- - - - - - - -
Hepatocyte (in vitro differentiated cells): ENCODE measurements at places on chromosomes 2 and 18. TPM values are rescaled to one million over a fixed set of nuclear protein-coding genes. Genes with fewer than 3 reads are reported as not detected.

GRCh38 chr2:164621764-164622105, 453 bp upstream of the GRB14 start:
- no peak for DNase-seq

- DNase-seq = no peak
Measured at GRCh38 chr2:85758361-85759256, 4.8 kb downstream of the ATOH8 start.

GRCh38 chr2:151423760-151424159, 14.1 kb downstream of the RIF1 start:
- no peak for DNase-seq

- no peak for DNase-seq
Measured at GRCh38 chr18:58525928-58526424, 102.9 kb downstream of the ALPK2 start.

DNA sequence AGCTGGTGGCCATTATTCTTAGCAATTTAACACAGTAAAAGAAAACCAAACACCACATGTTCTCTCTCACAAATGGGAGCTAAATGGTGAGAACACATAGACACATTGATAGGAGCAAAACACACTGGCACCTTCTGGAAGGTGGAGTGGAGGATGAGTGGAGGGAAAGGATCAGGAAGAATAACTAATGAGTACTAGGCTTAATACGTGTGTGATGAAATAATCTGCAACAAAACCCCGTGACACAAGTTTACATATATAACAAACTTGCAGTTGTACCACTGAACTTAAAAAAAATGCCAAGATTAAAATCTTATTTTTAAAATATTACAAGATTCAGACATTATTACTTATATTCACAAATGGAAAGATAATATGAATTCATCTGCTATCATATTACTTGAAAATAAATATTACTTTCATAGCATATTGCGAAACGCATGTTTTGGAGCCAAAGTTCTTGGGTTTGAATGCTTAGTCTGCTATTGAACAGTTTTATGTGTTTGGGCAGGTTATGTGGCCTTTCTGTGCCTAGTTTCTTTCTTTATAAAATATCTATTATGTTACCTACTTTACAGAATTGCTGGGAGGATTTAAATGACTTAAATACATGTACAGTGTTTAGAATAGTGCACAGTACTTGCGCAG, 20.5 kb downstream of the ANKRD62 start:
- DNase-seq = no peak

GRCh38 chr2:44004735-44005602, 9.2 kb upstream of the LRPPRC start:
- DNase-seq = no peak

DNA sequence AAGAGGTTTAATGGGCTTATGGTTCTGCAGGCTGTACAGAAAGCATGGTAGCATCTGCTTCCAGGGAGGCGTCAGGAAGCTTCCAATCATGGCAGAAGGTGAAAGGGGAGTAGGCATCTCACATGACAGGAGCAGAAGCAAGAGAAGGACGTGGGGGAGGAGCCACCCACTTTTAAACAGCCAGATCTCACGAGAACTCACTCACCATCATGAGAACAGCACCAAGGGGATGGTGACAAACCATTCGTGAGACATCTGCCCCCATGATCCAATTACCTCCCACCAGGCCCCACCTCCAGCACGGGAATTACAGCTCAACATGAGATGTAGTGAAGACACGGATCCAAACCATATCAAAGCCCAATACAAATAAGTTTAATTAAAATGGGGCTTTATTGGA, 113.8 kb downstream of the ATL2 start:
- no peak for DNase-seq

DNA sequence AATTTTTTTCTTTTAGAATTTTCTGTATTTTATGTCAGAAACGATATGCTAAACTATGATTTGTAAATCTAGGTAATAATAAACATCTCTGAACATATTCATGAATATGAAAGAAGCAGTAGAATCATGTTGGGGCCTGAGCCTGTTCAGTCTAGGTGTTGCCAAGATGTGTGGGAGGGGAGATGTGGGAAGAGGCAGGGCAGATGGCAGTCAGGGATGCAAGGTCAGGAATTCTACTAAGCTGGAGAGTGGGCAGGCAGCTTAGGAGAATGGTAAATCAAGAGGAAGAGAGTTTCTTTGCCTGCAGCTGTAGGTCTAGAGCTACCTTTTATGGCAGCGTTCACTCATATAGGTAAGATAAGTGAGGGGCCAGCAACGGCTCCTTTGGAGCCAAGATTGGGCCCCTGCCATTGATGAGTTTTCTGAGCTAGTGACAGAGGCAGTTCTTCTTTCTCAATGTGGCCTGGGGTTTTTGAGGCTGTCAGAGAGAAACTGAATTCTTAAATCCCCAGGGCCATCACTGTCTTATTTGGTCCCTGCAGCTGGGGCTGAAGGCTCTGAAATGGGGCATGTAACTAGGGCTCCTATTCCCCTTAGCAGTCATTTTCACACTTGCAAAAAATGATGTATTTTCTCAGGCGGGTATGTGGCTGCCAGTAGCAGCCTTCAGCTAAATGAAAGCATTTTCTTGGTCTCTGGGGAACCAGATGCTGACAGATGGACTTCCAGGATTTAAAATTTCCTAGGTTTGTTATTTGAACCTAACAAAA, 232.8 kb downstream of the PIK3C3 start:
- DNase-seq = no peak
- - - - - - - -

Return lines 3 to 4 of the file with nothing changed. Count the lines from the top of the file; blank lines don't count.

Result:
- no peak for DNase-seq

- DNase-seq = no peak